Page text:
AUSTRIA - A new study looking at Austrian dairy cows showed they are much less frequently treated with antibiotics than poultry and pigs there, but improvements are still necessary.
Antibiotics are vital for the treatment of bacterial infections in both human and veterinary medicine. Any antibiotic use, however, carries the risk of bacteria developing resistance to the drugs or that these resistant bacteria spread further, making infections more difficult to treat.
The study found that around 25 per cent of the antibiotics used were attributable to Highest Priority Critically Important Antimicrobials (HPCIAs), in particular to cephalosporins - broad spectrum antibiotics that are critical to human medicine.
Through the consumption of foods such as meat and milk, resistant bacteria could be transferred from livestock to humans. In veterinary medicine, these critically important antibiotics should therefore only be used to treat in individual cases, after confirmation of the diagnosis and according to strict limitations.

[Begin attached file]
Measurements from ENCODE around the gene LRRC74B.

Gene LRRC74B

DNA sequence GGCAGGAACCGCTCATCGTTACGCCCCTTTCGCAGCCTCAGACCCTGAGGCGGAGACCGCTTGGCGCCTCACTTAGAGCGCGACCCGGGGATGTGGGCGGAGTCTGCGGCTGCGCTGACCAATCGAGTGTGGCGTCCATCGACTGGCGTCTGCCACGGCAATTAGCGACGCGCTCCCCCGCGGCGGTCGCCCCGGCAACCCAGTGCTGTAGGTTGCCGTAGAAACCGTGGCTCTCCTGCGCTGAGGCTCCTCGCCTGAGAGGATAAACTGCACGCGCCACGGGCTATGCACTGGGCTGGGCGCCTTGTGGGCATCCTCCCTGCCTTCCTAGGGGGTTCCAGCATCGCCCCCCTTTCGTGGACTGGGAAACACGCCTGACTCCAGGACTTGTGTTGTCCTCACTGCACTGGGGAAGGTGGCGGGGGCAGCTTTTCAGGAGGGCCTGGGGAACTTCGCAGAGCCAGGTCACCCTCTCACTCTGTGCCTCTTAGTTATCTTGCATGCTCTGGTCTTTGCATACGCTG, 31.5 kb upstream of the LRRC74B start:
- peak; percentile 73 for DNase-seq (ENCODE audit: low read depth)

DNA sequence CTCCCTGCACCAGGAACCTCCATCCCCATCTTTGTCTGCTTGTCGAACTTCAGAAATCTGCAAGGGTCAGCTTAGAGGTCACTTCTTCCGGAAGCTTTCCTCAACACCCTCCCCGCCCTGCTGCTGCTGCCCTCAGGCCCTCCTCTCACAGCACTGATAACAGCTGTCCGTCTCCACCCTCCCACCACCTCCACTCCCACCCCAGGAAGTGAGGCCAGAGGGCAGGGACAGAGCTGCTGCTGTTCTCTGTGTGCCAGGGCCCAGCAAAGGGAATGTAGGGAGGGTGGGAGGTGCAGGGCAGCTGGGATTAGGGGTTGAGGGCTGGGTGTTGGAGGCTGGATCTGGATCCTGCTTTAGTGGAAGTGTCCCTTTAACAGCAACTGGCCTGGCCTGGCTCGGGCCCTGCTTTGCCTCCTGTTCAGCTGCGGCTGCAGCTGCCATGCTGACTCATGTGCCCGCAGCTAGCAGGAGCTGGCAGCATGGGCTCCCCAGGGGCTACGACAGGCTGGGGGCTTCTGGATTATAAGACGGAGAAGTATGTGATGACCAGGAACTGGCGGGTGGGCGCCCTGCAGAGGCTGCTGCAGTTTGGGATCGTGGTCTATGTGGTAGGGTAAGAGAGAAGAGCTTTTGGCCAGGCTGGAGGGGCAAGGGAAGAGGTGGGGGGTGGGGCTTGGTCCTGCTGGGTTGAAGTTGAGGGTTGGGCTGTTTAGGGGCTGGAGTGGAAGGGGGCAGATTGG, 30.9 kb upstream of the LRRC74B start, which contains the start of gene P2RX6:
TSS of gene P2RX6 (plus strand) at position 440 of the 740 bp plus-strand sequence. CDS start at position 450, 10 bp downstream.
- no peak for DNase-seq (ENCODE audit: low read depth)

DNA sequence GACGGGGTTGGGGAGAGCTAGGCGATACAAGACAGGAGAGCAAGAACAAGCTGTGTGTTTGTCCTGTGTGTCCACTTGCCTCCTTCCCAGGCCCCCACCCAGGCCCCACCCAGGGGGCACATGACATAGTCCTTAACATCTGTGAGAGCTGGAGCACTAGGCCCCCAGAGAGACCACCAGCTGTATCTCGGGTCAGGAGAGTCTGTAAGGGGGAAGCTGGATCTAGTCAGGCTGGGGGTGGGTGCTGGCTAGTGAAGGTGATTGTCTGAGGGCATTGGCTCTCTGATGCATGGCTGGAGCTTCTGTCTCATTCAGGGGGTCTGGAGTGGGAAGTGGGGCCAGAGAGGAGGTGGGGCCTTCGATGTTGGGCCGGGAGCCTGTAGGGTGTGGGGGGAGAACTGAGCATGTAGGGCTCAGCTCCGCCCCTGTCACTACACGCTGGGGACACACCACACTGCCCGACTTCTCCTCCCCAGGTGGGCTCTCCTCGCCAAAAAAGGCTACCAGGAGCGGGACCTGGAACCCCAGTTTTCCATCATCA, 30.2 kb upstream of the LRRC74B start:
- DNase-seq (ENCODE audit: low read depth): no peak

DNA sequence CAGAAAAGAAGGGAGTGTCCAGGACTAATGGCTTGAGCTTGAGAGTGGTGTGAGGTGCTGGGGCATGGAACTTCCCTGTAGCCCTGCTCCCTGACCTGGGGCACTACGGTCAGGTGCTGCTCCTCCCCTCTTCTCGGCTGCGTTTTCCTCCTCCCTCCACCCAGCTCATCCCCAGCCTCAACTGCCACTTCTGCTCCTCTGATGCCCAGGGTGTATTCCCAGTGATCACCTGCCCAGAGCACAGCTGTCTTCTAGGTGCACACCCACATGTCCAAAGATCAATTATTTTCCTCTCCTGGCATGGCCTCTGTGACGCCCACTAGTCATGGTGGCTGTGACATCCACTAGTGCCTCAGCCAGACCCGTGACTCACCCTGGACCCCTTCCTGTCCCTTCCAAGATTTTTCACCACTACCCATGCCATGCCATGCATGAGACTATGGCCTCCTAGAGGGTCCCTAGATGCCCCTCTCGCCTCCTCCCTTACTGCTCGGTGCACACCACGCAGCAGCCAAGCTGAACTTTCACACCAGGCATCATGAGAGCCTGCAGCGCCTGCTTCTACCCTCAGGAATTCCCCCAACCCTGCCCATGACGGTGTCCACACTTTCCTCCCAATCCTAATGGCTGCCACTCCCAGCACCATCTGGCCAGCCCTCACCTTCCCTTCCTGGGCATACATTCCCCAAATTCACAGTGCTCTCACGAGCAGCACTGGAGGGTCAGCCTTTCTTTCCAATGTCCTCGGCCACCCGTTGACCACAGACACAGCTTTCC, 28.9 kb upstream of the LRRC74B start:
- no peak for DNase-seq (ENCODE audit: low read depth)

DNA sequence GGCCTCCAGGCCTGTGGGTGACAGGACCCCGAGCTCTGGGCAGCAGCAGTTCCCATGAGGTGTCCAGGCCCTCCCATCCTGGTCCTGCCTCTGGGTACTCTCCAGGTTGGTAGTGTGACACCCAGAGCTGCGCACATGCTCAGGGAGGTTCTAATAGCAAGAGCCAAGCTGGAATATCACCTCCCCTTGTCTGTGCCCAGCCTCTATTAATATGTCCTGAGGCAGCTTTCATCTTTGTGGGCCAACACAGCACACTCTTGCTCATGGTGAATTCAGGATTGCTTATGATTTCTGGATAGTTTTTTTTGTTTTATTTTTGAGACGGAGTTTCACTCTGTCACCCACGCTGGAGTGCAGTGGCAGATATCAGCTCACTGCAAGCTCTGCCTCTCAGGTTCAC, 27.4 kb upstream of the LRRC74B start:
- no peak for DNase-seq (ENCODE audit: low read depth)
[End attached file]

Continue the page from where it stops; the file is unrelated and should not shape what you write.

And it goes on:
"However, the use of cephalosporins also has an economic background," explains first author Walter Obritzhauser. "Milk from cows treated with antibiotics is not permitted to be used for human consumption for a certain period of time." The length of this withdrawal period depends on the degradation of the active substance in the body of the cow. The faster a drug is removed, the shorter the prohibited milk period and thus the lower the monetary loss for farmers.
Certain veterinary medicinal products containing cephalosporins have very short withdrawal periods and are therefore often used for the treatment of respiratory and foot diseases, as well as for udder infections in dairy cows. The results of this study will help to critically assess the use of antibiotics, in particular the HPCIAs.
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